Robin's Reviews > Return to Paradise

Return to Paradise by James A. Michener
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Feb 16, 13

bookshelves: ethnic-studies, history-world, travel-world
Read from December 10, 2012 to January 15, 2013

Imagine reading a James Michener book with only two titles on the “also by this author” attribution page! Written in the late 1940s, these short stories are tales and recollections from Michener’s post-WWII revisit to the south Pacific islands. From his perspective, much has changed since the war on most islands. From our perspective, this is a historical snapshot of a south Pacific adjusting to cultural changes brought about by WWII. It depicts a transitional time before the south Pacific became a popular—and populated—vacation spot for Americans and Europeans.

Many of the stories recall WWII events, as revisiting islands such as Guadalcanal bring up memories for Michener. One of my favorites of these is the story of a fictional family in New Zealand during the war. As many New Zealand men were lost in battles in the Pacific and Europe, New Zealand was suddenly vulnerable to Japanese attack. British and Americans eventually provided defense, and the clash of between these cultures is portrayed through the romantic encounters of the sisters in the family while the men are away at war. As usual, Michener’s characters are products of their cultures, but not without their own personal oddities.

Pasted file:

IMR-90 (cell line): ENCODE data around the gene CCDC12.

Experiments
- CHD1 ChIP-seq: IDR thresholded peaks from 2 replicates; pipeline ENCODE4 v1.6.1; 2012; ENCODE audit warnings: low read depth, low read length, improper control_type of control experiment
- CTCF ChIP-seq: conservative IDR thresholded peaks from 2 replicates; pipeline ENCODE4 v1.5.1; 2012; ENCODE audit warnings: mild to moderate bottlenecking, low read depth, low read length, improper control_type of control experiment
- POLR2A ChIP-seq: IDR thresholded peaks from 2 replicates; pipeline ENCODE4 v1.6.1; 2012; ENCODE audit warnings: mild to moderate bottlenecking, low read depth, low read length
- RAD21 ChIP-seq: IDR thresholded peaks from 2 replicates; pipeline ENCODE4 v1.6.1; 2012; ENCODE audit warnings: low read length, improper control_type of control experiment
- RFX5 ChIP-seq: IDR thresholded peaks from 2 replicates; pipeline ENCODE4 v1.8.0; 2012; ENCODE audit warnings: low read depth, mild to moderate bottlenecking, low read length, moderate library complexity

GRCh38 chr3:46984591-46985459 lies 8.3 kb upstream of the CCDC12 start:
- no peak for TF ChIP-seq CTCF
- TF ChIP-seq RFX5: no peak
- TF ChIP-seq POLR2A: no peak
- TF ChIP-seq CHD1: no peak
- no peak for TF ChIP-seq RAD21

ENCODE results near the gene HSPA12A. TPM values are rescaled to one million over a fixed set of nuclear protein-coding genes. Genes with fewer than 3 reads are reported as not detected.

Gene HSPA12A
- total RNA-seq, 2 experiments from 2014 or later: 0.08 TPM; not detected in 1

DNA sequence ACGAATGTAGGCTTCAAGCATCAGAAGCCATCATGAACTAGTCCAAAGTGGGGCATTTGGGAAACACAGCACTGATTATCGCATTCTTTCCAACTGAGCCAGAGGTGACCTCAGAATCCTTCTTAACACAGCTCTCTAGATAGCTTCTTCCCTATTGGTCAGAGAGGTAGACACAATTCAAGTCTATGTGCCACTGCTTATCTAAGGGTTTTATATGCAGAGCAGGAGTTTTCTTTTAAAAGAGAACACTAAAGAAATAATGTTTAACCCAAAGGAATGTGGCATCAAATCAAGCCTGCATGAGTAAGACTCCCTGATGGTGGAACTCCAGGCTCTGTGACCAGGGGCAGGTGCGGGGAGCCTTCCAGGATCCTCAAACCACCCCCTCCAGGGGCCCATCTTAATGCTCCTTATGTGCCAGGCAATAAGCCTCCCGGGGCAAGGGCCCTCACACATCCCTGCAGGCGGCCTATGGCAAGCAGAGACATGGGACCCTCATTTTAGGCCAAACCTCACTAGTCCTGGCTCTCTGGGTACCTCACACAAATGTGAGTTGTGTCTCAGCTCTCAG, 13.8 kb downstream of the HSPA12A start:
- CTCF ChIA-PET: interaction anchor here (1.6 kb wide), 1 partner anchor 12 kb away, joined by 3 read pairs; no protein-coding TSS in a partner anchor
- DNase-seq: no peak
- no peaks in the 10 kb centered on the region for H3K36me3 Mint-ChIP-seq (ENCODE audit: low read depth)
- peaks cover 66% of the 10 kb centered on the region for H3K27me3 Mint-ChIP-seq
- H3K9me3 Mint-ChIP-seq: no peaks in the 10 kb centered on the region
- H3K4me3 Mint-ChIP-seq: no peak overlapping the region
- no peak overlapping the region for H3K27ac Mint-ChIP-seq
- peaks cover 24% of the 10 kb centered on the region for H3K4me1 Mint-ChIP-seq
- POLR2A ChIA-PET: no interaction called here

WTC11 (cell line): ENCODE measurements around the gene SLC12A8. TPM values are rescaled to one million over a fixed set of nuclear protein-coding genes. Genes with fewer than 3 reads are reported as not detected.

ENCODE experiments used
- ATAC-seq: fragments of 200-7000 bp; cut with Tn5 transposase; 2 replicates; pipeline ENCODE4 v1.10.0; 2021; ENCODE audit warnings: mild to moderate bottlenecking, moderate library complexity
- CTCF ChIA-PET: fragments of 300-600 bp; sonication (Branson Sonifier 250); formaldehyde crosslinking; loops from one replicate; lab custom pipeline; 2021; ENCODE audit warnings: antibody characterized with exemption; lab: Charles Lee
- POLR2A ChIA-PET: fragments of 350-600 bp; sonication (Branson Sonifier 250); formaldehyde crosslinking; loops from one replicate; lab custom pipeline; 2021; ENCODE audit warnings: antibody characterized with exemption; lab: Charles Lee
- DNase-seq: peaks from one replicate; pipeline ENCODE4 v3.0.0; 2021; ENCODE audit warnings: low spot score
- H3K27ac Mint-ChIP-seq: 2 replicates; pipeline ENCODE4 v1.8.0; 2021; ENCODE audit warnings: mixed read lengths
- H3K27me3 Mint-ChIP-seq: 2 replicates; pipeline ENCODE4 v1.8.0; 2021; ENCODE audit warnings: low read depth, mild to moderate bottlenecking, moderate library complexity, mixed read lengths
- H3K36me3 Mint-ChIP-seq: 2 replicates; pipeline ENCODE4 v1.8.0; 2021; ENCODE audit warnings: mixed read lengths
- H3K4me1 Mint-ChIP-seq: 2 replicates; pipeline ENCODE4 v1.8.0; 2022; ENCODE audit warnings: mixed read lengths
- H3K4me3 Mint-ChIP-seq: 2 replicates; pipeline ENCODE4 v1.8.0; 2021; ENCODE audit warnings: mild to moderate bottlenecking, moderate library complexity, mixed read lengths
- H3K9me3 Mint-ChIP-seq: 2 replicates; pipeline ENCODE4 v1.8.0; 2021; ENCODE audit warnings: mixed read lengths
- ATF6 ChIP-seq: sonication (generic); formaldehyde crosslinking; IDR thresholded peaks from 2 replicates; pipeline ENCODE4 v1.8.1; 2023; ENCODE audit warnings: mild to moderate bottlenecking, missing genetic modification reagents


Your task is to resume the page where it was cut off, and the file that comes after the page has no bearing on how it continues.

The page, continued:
In addition to Michener’s usual historically based yarns and personal recollections, he deeply ponders sociological situations as people from different races occupy various islands. For example, he cites the rise of east Indian population and the decimation of natives on Fiji between 1891 and 1936 with some alarm. A quick fact check proved that these figures stabilized before 1980, but his statistics show us reason for his concern.

Throughout, this book is written with Michener’s brilliance for describing lush scenery, quirky characters, clashing cultures, and everyday actions that make men and women heroes or heels. Definitely a must-read for Michener or “Tales of the South Pacific” fans.
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